Sunny Stalter-Pace says she likes to write about women making a scene!
The Hargis Associate Professor of American Literature, she received her PhD from Rutgers University and her BA from Loyola University Chicago. She specializes in the interdisciplinary study of modernist performance, literature, and urban space. Her first book, Underground Movements: Modern Culture on the New York City Subway was published by the University of Massachusetts Press in 2013. Her current book is forthcoming in May 2020 from Northwestern University Press. Titled Imitation Artist: Gertrude Hoffmann’s Life in Vaudeville and Dance, this critical biography considers how a vaudeville performer and producer transmitted European culture to American mass audiences.
Take it away, Sunny!
How did you get interested in Gertrude Hoffman?
I was looking for plays set on subway cars, and I found her. My first book, a revised version of my dissertation, was about modern literature related to the New York City subway. I thought my second book was going to go into more depth on that topic, specifically looking at drama with a subway setting. I was poking around on the New York Public Library digital collections site (as one does). I think my search term was “subway express.” And I found a theater program for a vaudeville revue with a tango dance at the entrance to a subway station. I was intrigued, so I googled the dancer’s name. Once I found out that she had produced a knockoff version of the Ballets Russes and toured the U.S. with it before the original dancers came over from Paris, I was hooked. Some feminist historians and performance studies scholars had written about different parts of her life. But she’s so representative of the culture of imitation in early twentieth-century American performance, and just this gutsy, self-made woman. I wanted to tell her whole story.
You straddle many disciplines in your academic work. Do you consider yourself a historian, or something else?
I’m an American literature professor, with some background in urban studies and performance studies. My intellectual home base is the Modernist Studies Association, which covers all kinds of art, writing, and culture from the late nineteenth century to the mid-twentieth. My background helped me understand Gertrude Hoffmann a little better than someone might who was firmly rooted in a particular discipline. Hoffmann’s work cut across categories of performance: she did comic imitations and serious dances in the same vaudeville act. She once wrote a letter to Lucille Ball saying she did “a bit of everything.” I feel the same way.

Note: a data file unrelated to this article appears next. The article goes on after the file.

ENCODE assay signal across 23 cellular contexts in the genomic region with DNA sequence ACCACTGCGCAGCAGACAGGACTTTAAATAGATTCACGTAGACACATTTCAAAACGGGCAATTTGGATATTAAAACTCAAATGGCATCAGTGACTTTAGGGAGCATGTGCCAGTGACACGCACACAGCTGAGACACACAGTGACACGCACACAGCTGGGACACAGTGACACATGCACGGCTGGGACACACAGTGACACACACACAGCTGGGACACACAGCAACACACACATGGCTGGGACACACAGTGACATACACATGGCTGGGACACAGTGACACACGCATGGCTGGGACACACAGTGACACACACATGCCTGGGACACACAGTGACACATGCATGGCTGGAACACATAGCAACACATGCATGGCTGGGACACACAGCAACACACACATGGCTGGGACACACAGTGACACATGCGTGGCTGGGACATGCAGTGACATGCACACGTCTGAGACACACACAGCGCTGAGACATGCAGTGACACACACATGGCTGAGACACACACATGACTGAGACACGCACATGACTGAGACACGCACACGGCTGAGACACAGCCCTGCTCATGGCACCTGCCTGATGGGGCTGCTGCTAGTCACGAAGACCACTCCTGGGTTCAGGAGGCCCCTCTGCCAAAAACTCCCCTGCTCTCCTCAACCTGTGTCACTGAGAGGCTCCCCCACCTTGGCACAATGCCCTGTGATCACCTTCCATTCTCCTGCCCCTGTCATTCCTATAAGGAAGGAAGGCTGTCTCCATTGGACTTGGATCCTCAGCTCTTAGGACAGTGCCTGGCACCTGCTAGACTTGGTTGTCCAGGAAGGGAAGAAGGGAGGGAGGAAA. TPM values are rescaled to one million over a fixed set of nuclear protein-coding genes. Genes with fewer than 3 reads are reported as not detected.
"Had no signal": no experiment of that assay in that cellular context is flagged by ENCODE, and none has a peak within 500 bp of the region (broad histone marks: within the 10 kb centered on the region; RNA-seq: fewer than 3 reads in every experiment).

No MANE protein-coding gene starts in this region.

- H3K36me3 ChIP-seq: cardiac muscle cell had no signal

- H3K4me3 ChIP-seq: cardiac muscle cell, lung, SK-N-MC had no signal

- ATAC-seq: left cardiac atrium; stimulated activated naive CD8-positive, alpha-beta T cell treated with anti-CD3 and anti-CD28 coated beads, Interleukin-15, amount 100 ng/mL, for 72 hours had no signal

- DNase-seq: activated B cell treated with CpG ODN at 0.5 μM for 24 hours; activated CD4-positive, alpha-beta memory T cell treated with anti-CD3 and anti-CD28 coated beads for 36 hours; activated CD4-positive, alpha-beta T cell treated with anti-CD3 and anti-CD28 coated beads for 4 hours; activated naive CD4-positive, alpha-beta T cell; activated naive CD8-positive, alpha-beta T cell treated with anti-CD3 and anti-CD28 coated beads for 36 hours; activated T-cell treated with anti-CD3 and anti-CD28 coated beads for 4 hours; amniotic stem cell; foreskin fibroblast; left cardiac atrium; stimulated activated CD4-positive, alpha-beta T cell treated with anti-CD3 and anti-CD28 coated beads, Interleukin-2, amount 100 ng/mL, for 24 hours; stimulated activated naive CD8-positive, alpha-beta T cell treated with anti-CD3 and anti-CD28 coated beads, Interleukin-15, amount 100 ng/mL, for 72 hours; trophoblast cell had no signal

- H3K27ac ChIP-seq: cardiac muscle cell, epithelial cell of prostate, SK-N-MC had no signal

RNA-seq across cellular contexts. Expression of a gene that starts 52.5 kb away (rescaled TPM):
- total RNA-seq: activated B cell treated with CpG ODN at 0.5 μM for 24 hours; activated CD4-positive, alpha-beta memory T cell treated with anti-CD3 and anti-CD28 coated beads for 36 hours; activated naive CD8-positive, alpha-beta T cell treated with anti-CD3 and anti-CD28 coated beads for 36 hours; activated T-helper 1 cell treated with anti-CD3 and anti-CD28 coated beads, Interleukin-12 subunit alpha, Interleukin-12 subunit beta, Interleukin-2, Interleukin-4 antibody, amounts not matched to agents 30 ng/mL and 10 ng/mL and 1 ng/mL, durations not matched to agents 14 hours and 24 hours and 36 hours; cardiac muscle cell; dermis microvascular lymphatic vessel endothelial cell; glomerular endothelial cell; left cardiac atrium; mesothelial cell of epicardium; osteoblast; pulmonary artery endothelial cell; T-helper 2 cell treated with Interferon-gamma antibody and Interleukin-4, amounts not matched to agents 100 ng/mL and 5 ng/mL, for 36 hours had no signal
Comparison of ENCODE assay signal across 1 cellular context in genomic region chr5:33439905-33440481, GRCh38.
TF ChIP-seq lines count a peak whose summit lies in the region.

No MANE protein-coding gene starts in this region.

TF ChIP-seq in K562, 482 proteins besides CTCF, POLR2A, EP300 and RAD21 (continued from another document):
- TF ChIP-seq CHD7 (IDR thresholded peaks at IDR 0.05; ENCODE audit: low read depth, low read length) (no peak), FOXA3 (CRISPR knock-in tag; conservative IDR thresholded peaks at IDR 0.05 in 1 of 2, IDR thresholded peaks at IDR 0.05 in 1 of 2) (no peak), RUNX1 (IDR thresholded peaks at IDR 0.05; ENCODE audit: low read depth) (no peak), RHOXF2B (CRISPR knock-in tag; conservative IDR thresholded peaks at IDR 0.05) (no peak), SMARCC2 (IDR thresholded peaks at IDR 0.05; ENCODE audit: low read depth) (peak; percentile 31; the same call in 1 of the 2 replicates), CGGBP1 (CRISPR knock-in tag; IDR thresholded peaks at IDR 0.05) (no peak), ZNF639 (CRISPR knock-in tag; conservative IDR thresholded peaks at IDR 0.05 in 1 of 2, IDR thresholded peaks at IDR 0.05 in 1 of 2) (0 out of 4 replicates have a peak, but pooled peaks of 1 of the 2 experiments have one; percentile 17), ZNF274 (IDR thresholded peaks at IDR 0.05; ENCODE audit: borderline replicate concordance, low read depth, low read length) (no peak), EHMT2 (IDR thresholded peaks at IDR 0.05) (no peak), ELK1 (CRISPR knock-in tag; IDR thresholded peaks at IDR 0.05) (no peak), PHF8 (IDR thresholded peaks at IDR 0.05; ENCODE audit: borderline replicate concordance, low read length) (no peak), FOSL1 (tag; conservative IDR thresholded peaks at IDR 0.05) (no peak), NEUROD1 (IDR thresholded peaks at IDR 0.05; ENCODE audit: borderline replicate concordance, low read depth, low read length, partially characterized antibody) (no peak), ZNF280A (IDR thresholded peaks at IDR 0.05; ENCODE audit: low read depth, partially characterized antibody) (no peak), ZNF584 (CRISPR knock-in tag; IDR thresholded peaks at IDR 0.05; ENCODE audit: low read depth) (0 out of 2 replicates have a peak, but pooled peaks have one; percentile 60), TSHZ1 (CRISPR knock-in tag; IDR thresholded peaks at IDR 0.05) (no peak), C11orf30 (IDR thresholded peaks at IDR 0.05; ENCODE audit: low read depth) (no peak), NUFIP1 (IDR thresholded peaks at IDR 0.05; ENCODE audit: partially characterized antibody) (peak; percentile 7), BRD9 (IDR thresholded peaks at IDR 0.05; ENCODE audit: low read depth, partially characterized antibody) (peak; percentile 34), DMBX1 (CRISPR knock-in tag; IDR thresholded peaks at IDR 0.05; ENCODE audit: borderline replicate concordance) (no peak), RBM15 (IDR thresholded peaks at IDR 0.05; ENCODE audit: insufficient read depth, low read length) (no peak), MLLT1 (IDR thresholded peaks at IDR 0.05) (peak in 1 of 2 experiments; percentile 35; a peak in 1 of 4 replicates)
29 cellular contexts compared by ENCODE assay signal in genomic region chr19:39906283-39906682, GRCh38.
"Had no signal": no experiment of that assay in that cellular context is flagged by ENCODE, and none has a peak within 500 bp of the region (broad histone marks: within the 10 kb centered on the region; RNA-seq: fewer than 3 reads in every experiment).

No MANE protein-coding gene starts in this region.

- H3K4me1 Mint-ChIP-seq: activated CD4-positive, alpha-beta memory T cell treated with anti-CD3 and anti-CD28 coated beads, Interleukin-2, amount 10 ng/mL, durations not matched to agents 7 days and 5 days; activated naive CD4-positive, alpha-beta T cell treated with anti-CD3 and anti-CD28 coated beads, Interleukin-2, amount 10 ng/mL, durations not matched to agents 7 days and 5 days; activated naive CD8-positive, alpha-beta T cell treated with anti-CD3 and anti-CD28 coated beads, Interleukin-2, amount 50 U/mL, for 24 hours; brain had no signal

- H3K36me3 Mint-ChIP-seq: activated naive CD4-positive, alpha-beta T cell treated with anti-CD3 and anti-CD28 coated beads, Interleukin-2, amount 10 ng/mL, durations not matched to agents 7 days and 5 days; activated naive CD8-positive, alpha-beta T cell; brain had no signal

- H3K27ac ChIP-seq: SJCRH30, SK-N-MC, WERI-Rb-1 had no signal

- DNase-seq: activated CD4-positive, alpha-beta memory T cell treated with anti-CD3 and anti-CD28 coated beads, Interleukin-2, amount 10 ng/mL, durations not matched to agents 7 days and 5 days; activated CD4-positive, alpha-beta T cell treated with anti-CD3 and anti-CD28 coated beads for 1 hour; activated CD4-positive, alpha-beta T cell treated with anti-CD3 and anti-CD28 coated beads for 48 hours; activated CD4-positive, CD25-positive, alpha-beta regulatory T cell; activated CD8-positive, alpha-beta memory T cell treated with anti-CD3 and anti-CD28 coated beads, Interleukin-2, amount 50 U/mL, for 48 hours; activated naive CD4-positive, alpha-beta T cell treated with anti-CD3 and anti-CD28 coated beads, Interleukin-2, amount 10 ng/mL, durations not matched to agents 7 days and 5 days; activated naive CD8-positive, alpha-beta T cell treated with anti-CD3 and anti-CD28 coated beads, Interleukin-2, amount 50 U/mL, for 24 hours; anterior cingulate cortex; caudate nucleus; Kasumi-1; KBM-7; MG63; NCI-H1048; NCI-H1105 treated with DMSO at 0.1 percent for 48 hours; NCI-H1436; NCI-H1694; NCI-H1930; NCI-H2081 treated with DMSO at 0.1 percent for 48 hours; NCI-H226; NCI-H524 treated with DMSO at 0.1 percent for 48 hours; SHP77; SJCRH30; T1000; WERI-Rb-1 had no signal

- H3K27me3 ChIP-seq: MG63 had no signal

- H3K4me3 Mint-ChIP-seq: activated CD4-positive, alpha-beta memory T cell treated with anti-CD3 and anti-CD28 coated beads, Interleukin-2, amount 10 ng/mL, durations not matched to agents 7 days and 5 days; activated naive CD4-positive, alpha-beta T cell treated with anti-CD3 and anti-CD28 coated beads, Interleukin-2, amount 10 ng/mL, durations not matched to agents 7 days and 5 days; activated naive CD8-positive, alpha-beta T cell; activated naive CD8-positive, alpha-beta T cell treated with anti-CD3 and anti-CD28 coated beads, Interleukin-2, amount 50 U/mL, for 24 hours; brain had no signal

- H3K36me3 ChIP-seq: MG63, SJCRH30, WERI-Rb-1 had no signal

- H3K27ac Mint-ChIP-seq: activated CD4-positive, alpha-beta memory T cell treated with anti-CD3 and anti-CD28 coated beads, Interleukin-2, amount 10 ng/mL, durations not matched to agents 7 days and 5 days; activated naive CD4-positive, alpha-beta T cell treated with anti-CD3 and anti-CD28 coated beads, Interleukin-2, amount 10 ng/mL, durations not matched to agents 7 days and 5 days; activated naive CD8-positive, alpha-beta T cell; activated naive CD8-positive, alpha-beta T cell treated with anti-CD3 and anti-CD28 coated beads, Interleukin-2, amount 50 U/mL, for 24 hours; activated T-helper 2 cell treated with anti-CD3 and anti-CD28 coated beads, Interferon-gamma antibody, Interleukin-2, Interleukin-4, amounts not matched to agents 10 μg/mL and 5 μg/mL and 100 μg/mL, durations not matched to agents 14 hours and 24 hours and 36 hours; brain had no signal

What was the most surprising thing you’ve found doing historical research for your work?
That letter to Lucille Ball was definitely one of the most surprising artifacts. She was trying to convince Lucy to play her in a bio-pic. It’s a draft letter in the Wake Forest papers; the second page is written in pencil on a paper napkin. It’s fragile and poignant. I don’t know if she ever sent a version of the letter, but it told me so much about how Hoffmann was thinking about her career later in her life. Another surprising things had to do with child care. Gertrude and Max Hoffmann had a son, Max Jr., very early in Gertrude’s career as a performer. Once, when her mother was babysitting over the summer, Max Jr. stole a buggy and tried to get to the beach to “give the horse a chance to get his feet wet”! The horse and kid were recovered without further incident.
A question from Sunny for Pamela: What’s the best place to visit in Chicago in order to better understand women’s history in that city?
The Women and Leadership Archives at your alma mater, Loyola University. They have excellent on-line exhibits and are becoming an important repository for the papers of women who played a role in the city’s history, with a special emphasis on women and activism.
Check out her website at https://www.sunnystalterpace.com/ and the website for Imitation Artist https://nupress.northwestern.edu/content/imitation-artist
Her Twitter handle is @slstalter.
Come back tomorrow for three questions and an answer with novelist Kip Wilson, author of a novel in verse about Sophie Scholl and the White Rose resistance movement in World War II.